Veterans are men and women who have served in the military. More than 48 million Americans have served in times of war and peace since 1776.
Veterans Day is observed on November 11, the anniversary of the signing of the armistice that ended World War I. An armistice is an agreement to end fighting signed by opponents in a war.
U.S. President Woodrow Wilson first proclaimed Armistice Day on November 11, 1919. He wanted America to have a day to reflect on the heroism of veterans who died in service.
The hope was that World War I would be “the war to end all wars,” but another war broke out in Europe only a few years later. Sadly, in the following years, hundreds of thousands of Americans lost their lives in World War II and the Korean War.
In 1953, Alfred King, a shoe store owner in Emporia, Kansas, had an idea. Alfred believed it was important to expand Armistice Day to celebrate veterans of all wars, not just those who served in World War I. He began a campaign to turn Armistice Day into “All” Veterans Day.
With the support of the Emporia community, and help from U.S. Representative Ed Rees, also from Emporia, a bill to replace “Armistice Day” with “Veterans Day” was pushed through Congress. President Dwight Eisenhower signed it into law on May 26, 1954, and November 11 has been known as Veterans Day ever since.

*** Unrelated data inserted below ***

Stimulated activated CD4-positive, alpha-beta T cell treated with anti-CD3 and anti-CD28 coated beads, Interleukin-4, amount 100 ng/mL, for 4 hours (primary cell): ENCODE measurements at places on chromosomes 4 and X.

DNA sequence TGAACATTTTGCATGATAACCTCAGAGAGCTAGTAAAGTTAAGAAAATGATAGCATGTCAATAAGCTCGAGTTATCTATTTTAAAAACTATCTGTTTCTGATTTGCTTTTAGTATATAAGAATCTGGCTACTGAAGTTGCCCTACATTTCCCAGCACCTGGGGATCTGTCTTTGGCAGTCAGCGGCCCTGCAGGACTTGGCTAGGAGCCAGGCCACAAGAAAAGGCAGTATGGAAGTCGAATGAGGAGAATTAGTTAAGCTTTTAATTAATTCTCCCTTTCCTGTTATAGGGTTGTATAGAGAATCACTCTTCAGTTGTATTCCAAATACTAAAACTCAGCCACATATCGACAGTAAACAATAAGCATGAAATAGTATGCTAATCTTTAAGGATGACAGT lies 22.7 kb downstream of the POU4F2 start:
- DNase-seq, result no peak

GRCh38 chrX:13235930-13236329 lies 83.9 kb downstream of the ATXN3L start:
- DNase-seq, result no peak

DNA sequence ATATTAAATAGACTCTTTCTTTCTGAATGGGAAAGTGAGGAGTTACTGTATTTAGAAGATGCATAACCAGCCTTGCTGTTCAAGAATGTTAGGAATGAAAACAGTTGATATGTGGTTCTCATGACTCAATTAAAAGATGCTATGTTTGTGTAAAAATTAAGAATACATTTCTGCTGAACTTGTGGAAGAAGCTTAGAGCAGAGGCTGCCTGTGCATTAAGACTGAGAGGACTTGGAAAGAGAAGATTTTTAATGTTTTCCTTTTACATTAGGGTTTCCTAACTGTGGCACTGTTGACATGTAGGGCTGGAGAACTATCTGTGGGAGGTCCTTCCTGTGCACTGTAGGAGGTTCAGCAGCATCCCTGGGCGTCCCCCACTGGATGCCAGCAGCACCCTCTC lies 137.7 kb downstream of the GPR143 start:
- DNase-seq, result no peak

Many people confuse Memorial Day and Veterans Day. Memorial Day is a day for remembering and honoring military personnel who died in the service of our country, especially those who died in battle.
Veterans Day is a day set aside to honor all people who served honorably in the military, both living and deceased veterans, in wartime and peacetime.
There are approximately 25 million living veterans. Veterans Day is a day to thank these living veterans for their service, to acknowledge that their contributions to our nation are appreciated and to emphasize that all people who serve, not only those who have died, have sacrificed on behalf of our freedom.
Several other countries honor their veterans each year on November 11. However, the name and types of commemorations differ from Veterans Day celebrations in the United States.
Canada and Australia observe “Remembrance Day” on November 11, and Great Britain observes “Remembrance Day” on the Sunday nearest to November 11. In Australia, Remembrance Day is very much like America’s Memorial Day, a day to honor that nation’s veterans who died during a war.
Much like U.S. Veterans Day celebrations, Canada’s Remembrance Day honors all who have served in Canada’s Armed Forces. On this day, Canadians wear red poppy flowers in honor of their war dead. In the United States, the wearing of poppy flowers is usually reserved for Memorial Day, not Veterans Day.
Many cities around the country hold community parades and events to honor and thank their local veterans and heroes. The most famous Veterans Day observance in the United States takes place at the Tomb of the Unknowns at Arlington National Cemetery.
At 11 A.M., the same time of the signing of the armistice to end World War I, two minutes of silence are observed, and the President of the United States places a wreath at the tomb.
For more information and the complete history of Veterans Day, click here